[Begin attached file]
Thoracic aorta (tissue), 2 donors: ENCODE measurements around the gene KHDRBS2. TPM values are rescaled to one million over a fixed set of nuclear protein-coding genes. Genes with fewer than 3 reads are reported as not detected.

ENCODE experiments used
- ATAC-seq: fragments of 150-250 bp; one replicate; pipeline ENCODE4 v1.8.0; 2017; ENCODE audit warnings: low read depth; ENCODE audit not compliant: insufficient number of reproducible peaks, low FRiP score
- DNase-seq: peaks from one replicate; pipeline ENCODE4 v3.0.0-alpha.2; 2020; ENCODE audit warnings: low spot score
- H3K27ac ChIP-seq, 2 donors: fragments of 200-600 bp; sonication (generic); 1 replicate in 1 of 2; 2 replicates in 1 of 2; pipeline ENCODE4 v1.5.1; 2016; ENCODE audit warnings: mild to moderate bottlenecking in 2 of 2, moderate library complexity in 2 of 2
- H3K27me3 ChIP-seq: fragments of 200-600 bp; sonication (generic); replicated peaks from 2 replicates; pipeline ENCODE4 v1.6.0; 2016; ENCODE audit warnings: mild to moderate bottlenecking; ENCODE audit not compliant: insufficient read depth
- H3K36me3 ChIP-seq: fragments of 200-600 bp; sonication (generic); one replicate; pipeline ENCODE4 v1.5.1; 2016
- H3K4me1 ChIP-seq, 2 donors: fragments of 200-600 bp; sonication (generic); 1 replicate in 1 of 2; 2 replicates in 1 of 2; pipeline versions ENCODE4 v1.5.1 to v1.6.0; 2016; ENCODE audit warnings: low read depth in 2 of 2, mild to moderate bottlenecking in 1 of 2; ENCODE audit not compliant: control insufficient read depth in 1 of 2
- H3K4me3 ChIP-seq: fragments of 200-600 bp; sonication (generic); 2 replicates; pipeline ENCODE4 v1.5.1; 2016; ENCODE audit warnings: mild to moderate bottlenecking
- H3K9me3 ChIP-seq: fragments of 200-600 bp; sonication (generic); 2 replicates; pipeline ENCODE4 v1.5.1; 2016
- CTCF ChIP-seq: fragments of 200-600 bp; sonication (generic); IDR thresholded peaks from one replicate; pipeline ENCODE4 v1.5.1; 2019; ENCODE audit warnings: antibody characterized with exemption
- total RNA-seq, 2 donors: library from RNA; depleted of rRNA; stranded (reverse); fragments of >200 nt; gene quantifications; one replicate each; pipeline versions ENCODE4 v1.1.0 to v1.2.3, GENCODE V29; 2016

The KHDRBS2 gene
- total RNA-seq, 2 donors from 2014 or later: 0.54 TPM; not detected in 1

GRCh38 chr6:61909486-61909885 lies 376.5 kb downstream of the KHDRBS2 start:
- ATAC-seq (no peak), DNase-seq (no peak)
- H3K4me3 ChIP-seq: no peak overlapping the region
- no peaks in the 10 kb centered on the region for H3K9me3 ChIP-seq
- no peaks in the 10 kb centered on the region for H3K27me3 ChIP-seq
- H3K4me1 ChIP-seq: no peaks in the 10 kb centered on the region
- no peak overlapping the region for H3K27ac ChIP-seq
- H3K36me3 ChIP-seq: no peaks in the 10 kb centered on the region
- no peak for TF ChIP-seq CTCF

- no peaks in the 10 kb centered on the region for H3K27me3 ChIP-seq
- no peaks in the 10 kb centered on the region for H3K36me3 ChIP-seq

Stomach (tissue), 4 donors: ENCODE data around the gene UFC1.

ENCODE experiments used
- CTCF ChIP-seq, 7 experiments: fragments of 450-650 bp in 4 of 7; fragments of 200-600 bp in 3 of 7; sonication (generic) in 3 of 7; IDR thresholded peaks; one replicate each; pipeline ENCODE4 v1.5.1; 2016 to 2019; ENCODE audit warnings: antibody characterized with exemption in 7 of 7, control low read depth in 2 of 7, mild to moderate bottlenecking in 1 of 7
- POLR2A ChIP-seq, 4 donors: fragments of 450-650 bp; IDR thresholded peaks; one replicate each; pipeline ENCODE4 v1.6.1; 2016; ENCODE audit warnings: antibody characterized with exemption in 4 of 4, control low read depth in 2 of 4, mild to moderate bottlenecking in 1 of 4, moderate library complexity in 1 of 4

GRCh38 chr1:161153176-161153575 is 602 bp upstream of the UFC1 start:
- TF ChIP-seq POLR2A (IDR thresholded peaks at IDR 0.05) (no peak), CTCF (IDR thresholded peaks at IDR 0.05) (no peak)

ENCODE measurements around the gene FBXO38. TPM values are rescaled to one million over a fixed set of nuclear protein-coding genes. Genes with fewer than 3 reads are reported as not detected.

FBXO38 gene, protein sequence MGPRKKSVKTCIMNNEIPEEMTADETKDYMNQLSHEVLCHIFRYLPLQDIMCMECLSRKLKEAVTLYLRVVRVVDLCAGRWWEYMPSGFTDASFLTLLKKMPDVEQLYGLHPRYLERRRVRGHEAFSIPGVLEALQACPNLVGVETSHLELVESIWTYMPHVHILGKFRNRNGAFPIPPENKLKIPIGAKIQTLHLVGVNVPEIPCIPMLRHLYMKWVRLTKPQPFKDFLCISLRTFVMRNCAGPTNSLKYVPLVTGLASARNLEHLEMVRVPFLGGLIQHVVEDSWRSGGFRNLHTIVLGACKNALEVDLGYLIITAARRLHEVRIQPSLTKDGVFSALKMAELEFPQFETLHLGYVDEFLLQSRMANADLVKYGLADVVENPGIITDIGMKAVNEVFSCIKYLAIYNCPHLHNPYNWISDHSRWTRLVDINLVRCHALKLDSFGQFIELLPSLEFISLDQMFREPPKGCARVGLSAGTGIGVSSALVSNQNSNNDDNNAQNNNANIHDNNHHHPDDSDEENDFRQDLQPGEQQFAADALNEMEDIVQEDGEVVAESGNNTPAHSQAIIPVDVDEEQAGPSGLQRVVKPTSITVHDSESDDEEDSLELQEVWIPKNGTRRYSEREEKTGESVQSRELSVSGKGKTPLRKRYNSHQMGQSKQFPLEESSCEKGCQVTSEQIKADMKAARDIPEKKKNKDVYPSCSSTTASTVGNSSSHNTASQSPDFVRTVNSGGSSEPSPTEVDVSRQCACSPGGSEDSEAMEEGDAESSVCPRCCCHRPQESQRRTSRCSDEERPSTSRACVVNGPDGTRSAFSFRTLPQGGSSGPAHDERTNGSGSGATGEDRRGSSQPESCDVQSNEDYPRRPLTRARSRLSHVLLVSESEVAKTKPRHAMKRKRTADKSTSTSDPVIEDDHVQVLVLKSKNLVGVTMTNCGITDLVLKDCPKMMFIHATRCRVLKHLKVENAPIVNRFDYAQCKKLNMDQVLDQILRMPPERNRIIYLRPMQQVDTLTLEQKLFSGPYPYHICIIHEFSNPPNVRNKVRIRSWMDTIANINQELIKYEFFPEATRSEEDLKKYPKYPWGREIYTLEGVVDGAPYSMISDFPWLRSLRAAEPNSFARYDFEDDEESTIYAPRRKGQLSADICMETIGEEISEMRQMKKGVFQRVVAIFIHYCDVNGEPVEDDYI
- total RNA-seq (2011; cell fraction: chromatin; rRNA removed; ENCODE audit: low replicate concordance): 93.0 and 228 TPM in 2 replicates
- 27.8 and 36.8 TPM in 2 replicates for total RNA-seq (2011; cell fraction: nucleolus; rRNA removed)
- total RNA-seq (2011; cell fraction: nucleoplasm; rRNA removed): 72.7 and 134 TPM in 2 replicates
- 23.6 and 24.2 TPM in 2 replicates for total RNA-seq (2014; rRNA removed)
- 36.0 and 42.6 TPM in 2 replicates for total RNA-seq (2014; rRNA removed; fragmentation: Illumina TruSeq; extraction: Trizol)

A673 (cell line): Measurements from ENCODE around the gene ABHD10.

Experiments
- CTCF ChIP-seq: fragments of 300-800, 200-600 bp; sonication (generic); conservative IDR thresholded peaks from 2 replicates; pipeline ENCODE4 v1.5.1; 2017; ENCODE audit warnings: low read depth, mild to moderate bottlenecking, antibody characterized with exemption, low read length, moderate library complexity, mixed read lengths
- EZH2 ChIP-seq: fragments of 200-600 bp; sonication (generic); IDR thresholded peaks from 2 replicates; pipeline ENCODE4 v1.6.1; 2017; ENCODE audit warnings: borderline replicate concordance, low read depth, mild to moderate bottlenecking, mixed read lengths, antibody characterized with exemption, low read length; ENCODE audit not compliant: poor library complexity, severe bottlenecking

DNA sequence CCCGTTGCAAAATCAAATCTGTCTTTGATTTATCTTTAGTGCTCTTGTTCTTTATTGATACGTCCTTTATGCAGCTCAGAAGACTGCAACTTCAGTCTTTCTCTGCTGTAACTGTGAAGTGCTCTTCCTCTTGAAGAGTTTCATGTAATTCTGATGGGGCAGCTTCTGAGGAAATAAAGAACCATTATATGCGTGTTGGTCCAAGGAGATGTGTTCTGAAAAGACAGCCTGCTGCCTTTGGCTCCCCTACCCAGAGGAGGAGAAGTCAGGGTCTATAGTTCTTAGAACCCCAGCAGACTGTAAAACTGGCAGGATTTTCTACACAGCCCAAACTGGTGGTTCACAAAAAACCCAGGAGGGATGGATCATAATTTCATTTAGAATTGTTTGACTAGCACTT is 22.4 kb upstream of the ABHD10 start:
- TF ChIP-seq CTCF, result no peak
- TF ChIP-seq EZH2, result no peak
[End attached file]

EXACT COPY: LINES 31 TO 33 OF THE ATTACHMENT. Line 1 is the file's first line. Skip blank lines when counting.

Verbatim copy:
- TF ChIP-seq POLR2A (IDR thresholded peaks at IDR 0.05) (no peak), CTCF (IDR thresholded peaks at IDR 0.05) (no peak)

ENCODE measurements around the gene FBXO38. TPM values are rescaled to one million over a fixed set of nuclear protein-coding genes. Genes with fewer than 3 reads are reported as not detected.

FBXO38 gene, protein sequence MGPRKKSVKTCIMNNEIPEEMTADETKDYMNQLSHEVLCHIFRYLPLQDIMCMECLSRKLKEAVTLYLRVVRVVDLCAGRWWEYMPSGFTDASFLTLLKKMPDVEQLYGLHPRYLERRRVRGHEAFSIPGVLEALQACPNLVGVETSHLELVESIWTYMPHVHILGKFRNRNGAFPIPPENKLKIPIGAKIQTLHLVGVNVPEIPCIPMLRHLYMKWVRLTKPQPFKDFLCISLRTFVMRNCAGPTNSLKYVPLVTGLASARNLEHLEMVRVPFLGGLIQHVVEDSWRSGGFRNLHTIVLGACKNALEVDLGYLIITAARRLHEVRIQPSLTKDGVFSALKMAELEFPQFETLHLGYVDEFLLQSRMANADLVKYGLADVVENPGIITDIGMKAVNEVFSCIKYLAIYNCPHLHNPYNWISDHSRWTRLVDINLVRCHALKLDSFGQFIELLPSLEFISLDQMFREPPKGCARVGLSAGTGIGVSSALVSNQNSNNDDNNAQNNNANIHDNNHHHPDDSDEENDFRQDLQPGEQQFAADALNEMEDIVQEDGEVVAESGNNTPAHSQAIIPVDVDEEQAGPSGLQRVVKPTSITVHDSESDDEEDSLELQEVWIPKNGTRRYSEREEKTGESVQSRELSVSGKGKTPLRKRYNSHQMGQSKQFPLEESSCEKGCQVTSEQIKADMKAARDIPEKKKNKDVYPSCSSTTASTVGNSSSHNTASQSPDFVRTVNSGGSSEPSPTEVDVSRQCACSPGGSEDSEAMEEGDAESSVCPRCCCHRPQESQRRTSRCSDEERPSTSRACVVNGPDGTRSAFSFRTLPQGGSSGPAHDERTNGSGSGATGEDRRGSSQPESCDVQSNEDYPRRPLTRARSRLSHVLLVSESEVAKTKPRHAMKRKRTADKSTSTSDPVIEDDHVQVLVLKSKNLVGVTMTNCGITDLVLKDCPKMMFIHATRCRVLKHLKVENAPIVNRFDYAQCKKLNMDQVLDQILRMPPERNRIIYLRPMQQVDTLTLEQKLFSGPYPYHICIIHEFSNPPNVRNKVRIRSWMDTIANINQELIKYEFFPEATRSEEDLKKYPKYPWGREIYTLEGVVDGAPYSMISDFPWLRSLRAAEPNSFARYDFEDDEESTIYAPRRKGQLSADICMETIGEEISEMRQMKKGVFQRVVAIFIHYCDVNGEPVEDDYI